Tuesday, April 21, 2009

Sakura

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Mention spring in Japan, and people often will associate it with cherry blossoms, or more commonly known as sakura.
Before I came to Japan, the Japanese lecturers who taught at the preparatory center back in KL used to tell us how beautiful the flower is. Back then however, we didn't have the chance to see real sakura flowers. It wasn't until the first day we reached Tokyo where we got the chance to see rows of sakura trees around the Narita International Airport proximity.
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Taken from the bus just after we left the airport back in April 2007.
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One of the alleys nearby Toko Hotel.
But we only got to see them from afar, and it wasn't until later that evening that we had time to wander around Toko Hotel in Tokyo, that we saw sakura in full bloom along the roadsides. Since that day, although I've seen sakura countless of times already, I've not got bored with this flower just yet.
Sakura is Japan's unofficial national flower. It has been celebrated for many centuries and holds a very prominent position in Japanese culture. There are many dozens of different cherry tree varieties in Japan; well over 200 cultivars can be found across the country. Most of the sakura bloom for just a couple of days in spring. The Japanese celebrate that time of the year with hanami (cherry blossom viewing) parties under the blooming sakura trees.
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Stage 1 - Still in buds.
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Stage 2 - The flowers begin to bloom.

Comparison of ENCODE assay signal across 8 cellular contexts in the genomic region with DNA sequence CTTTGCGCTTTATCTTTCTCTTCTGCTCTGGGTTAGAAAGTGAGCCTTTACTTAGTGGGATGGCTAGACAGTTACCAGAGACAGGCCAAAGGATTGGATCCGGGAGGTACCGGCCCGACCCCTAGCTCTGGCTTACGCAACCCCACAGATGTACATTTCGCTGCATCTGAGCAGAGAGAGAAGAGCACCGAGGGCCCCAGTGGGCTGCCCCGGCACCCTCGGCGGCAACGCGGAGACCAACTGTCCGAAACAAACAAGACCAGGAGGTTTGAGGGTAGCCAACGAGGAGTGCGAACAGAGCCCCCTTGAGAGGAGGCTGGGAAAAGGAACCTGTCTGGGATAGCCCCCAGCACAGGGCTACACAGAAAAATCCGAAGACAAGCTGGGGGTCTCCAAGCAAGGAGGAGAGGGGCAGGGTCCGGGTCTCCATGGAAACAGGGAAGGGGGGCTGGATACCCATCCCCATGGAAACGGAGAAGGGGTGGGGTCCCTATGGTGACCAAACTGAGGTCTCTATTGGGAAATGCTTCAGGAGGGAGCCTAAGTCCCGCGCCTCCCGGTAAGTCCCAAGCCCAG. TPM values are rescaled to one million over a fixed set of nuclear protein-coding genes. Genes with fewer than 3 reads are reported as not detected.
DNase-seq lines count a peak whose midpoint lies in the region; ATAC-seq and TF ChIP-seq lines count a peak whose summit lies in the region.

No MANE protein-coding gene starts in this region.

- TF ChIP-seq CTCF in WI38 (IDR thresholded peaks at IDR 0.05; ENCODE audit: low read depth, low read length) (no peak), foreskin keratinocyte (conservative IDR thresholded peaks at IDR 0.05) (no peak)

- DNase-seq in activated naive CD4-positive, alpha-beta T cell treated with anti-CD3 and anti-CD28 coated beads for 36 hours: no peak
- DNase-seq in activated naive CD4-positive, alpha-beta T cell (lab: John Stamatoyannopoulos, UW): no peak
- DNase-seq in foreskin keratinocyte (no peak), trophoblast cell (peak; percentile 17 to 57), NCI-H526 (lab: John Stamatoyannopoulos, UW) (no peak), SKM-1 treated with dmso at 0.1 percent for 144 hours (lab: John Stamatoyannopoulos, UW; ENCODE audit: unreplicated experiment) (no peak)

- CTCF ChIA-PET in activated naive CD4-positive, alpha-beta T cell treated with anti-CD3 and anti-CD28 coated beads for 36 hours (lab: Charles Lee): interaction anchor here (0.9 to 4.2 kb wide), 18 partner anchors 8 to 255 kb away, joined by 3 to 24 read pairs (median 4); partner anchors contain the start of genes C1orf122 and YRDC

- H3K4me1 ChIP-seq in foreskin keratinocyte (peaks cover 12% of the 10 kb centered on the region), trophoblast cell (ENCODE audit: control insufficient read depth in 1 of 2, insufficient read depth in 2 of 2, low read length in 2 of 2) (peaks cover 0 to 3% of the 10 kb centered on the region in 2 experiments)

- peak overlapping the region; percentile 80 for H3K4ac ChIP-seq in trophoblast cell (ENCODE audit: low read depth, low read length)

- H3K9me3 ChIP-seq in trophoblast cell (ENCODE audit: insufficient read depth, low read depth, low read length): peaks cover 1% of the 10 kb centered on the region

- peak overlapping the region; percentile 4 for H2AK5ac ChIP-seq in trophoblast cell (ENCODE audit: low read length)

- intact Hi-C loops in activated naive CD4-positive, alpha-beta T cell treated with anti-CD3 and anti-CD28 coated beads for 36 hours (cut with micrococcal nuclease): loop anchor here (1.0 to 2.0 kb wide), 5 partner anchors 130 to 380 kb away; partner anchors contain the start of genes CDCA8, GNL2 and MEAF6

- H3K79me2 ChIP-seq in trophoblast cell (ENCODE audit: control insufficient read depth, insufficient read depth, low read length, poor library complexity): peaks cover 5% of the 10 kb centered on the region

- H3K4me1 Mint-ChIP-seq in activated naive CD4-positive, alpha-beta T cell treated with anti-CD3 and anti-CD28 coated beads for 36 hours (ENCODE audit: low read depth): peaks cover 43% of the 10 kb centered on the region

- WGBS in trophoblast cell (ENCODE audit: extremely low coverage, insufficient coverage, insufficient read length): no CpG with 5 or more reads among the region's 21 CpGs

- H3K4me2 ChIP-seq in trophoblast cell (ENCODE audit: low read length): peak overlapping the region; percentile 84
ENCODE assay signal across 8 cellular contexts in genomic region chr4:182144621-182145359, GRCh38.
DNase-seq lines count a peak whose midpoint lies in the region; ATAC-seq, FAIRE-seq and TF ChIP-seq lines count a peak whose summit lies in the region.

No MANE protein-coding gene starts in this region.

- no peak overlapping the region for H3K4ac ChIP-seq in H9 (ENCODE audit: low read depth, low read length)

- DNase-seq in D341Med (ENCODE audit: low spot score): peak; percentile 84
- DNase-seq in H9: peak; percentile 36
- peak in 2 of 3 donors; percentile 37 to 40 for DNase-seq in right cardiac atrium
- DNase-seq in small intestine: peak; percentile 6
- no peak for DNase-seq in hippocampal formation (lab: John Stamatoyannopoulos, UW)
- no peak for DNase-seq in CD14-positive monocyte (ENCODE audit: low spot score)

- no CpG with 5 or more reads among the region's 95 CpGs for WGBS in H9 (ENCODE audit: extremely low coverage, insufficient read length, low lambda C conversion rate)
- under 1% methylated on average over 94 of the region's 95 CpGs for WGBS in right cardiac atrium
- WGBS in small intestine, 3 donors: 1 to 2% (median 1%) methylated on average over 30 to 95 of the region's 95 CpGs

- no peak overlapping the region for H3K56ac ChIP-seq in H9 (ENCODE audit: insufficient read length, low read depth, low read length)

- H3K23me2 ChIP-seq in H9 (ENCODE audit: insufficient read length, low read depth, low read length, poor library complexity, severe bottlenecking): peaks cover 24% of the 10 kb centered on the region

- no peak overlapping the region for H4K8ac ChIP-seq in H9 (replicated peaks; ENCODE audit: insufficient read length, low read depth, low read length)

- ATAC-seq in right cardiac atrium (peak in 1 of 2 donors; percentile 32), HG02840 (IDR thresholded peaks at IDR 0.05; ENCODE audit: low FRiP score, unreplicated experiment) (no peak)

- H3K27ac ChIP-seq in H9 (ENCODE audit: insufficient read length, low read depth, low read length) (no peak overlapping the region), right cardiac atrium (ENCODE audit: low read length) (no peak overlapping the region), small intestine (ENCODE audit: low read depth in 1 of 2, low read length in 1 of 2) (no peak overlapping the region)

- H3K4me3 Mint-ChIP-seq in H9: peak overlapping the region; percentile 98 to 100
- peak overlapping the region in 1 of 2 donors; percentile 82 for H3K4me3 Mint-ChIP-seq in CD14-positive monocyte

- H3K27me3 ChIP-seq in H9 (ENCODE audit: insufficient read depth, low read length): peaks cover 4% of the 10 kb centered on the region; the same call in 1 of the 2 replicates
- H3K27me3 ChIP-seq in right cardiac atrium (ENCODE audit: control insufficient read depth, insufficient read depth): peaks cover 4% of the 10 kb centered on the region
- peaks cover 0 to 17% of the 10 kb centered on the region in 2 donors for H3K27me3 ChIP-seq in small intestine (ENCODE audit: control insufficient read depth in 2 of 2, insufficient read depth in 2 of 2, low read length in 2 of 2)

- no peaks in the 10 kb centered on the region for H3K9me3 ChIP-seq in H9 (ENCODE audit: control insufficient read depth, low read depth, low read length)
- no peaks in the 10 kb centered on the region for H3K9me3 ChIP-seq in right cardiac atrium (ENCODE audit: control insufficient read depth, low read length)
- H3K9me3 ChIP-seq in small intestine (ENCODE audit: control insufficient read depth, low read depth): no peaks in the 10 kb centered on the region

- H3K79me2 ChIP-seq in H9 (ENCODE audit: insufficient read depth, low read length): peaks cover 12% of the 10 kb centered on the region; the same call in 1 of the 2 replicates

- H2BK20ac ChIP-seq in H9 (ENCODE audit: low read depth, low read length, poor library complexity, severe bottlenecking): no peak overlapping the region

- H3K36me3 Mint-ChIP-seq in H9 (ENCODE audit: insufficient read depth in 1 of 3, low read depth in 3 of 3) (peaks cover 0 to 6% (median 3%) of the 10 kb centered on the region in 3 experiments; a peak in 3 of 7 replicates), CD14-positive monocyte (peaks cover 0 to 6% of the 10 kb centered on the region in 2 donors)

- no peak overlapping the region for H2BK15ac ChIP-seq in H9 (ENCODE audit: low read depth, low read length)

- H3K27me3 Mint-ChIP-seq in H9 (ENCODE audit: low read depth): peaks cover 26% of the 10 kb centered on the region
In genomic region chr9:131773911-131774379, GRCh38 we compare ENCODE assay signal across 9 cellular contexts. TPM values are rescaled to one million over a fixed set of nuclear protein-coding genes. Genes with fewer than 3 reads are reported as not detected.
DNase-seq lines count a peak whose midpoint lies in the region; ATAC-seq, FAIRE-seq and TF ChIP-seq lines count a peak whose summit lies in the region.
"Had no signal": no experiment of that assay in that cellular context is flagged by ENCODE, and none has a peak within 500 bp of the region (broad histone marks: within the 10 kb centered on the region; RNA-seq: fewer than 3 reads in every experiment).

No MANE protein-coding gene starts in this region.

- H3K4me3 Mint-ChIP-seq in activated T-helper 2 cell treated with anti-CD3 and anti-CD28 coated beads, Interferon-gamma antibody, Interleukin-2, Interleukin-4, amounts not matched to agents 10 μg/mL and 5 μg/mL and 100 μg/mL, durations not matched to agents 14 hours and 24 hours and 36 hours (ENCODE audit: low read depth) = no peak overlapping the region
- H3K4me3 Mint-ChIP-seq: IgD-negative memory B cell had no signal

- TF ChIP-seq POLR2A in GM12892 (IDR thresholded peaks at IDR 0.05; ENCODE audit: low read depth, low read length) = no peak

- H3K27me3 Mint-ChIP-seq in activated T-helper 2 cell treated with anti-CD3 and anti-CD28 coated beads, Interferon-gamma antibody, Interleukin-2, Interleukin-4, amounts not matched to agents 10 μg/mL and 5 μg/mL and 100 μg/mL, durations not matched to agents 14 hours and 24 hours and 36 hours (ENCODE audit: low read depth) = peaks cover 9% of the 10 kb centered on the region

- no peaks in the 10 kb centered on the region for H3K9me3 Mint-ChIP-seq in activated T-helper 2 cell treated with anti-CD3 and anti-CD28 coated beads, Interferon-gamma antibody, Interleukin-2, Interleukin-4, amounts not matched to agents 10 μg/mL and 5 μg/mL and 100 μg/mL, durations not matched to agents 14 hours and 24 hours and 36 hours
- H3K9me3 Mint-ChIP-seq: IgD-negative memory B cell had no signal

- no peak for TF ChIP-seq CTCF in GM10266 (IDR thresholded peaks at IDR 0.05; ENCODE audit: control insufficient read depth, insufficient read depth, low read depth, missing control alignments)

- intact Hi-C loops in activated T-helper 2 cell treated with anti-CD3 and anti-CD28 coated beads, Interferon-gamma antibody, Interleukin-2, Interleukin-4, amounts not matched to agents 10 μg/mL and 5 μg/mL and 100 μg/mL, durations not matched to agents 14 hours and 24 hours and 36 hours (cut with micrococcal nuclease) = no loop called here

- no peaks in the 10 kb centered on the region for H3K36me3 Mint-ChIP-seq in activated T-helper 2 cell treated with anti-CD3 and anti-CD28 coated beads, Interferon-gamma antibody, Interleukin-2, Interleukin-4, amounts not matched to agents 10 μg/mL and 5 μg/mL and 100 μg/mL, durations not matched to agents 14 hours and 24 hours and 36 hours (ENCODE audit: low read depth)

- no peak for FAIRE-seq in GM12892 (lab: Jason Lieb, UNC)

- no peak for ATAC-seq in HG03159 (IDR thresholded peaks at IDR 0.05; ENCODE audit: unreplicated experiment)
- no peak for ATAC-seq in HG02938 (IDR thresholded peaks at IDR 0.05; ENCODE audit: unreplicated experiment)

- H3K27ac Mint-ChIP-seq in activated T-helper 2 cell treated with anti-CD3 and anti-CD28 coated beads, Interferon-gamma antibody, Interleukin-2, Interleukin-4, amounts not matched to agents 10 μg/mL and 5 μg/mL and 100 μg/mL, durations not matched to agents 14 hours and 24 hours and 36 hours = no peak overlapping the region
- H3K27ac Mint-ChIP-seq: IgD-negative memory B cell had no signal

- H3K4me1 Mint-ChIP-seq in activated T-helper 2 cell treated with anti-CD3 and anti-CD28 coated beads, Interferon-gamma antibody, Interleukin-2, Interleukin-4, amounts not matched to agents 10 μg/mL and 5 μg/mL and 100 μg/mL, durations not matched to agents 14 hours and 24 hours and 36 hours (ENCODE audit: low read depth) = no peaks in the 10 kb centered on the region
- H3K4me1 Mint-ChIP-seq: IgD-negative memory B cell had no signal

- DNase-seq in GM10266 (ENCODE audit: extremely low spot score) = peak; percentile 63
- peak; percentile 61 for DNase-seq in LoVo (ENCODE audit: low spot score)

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Stage 3 - Sakura at its full-bloom.
Now that it is already heading towards the end of April, the cherry blossom season has come to an end in many cities across southern and central Japan, including Tokyo and Kyoto. In the meantime, the blossom front is moving into northern Japan and higher elevations like Hokkaido. The blooming process of the sakura is tremendously affected by temperature, rain and wind; for example, they can delay or shorten it considerably. On the contrary, when there is a huge temperature difference between days, the sakura will bloom much faster than predicted, which was seen in Nagaoka this year.
Every year, the Japanese Meteorological Agency and the public track the sakura front as it moves northward up the archipelago. The blossoming of sakura will begin at the most southern island of Okinawa in January and typically reaches the middle part of the main island, Honshu where Kyoto and Tokyo is located at the end of March or the beginning or April. It proceeds into areas at the higher altitudes and northward, arriving in Hokkaido a few weeks later.
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There aren't any leaves on sakura trees when it's spring.
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Canopy of sakura.
Japanese pay close attention to these forecasts and turn out in large numbers at parks, shrines, and temples with family and friends to hold flower-viewing parties, commonly known as hanami here. Hanami festivals celebrate the beauty of the sakura and for many are a chance to relax and enjoy the beautiful view. The custom of hanami dates back many centuries in Japan: the eighth-century chronicle Nihon Shoki records hanami festivals being held as early as the third century CE.
Sakura trees are often spotted around Japanese schools and public buildings. Since the fiscal and school year both begin in April, the first day of work or school coincides with the sakura season in many parts of Honshu, the main island of Japan.
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Close-up shot #1.
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Close-up shot #2.
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Close-up shot #3.
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Close-up shot #4.